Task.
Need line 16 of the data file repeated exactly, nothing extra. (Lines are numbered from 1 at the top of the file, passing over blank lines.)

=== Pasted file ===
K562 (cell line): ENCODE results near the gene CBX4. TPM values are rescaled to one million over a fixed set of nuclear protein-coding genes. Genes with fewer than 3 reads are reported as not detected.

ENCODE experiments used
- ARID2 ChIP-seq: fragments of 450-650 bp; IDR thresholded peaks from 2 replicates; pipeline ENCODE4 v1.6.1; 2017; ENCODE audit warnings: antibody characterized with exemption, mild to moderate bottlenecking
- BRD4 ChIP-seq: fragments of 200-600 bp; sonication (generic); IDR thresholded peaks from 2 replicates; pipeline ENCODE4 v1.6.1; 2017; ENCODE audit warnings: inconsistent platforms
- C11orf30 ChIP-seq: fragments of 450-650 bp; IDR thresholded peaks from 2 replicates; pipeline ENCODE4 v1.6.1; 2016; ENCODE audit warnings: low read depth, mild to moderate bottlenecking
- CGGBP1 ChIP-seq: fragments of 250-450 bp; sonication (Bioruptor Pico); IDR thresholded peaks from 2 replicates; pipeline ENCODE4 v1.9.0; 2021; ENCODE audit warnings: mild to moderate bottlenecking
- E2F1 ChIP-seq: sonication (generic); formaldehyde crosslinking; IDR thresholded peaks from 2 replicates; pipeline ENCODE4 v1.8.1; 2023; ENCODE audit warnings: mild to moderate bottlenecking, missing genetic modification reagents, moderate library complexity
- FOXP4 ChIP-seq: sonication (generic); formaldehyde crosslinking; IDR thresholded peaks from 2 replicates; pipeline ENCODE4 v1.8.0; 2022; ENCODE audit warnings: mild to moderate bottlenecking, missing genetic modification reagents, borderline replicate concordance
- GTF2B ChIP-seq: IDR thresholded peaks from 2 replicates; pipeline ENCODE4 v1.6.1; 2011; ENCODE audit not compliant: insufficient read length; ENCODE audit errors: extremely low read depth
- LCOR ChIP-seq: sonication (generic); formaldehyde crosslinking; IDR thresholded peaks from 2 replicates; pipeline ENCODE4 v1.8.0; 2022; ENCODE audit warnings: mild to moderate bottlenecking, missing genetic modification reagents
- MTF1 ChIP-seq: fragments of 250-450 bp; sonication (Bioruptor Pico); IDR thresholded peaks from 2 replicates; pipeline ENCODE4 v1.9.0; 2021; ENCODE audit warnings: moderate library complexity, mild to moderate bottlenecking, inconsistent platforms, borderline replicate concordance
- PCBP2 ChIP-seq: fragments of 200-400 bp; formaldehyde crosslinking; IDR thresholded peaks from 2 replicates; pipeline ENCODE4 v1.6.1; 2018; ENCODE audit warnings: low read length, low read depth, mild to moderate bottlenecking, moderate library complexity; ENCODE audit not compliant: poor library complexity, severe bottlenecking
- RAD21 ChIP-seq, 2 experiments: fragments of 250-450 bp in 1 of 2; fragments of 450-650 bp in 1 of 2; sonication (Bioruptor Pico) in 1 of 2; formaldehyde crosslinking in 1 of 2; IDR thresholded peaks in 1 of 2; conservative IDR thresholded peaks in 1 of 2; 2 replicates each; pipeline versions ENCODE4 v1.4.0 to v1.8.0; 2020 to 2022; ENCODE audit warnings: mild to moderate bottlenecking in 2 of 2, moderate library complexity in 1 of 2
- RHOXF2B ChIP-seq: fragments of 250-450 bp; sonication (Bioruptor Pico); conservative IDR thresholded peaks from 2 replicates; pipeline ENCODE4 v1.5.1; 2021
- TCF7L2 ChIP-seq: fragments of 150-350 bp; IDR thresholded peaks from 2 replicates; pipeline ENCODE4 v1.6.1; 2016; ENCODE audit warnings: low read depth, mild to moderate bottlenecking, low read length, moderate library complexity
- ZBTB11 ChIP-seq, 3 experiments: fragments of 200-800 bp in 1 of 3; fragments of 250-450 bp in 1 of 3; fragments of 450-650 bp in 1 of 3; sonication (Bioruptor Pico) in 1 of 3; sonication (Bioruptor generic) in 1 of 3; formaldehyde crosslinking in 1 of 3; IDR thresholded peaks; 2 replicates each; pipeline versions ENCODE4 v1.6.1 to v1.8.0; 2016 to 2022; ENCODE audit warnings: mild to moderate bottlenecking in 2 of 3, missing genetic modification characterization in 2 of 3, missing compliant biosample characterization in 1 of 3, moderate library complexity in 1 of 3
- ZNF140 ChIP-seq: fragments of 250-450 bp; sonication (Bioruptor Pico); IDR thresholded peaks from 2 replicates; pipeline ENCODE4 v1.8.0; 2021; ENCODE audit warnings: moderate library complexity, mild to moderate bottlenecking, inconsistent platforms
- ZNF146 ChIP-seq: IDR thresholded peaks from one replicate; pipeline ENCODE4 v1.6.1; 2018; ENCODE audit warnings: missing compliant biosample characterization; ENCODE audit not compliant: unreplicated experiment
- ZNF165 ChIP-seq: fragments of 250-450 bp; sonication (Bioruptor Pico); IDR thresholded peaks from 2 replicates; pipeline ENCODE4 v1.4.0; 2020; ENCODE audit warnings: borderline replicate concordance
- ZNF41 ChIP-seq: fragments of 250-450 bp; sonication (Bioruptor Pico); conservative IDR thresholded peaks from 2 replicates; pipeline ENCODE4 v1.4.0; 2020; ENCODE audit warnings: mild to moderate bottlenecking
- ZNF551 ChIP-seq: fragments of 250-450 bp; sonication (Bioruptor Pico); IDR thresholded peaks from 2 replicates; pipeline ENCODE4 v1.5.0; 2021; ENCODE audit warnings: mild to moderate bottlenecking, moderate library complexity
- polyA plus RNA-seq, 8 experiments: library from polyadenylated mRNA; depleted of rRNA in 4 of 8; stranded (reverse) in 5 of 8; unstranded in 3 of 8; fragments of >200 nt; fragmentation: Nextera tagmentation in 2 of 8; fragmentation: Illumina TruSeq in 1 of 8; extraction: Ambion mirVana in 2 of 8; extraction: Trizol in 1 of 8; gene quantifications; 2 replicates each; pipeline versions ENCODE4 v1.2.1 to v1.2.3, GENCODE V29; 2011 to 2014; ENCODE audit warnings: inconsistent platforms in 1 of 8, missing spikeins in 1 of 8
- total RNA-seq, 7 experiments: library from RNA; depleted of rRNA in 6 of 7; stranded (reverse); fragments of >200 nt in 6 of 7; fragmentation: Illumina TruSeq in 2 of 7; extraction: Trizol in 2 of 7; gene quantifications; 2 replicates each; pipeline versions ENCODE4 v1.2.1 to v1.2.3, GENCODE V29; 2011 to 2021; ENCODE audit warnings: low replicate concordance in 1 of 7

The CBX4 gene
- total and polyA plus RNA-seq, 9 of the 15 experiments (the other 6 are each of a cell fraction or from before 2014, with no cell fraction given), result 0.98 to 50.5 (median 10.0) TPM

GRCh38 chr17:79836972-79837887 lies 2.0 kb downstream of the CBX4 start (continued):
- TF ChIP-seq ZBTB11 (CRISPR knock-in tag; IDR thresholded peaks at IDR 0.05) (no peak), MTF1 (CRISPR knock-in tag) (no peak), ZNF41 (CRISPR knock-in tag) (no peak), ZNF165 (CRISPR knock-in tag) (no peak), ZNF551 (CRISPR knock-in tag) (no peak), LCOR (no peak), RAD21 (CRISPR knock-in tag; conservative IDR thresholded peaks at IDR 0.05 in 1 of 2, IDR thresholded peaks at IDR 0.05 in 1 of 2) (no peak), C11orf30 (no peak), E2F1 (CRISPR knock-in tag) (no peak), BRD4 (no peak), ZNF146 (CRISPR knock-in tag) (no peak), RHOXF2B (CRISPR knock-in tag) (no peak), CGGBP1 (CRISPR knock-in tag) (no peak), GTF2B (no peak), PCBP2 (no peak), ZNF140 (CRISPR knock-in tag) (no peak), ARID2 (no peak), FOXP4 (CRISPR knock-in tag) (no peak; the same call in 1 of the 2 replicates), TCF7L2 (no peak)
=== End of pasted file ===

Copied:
- ZBTB11 ChIP-seq, 3 experiments: fragments of 200-800 bp in 1 of 3; fragments of 250-450 bp in 1 of 3; fragments of 450-650 bp in 1 of 3; sonication (Bioruptor Pico) in 1 of 3; sonication (Bioruptor generic) in 1 of 3; formaldehyde crosslinking in 1 of 3; IDR thresholded peaks; 2 replicates each; pipeline versions ENCODE4 v1.6.1 to v1.8.0; 2016 to 2022; ENCODE audit warnings: mild to moderate bottlenecking in 2 of 3, missing genetic modification characterization in 2 of 3, missing compliant biosample characterization in 1 of 3, moderate library complexity in 1 of 3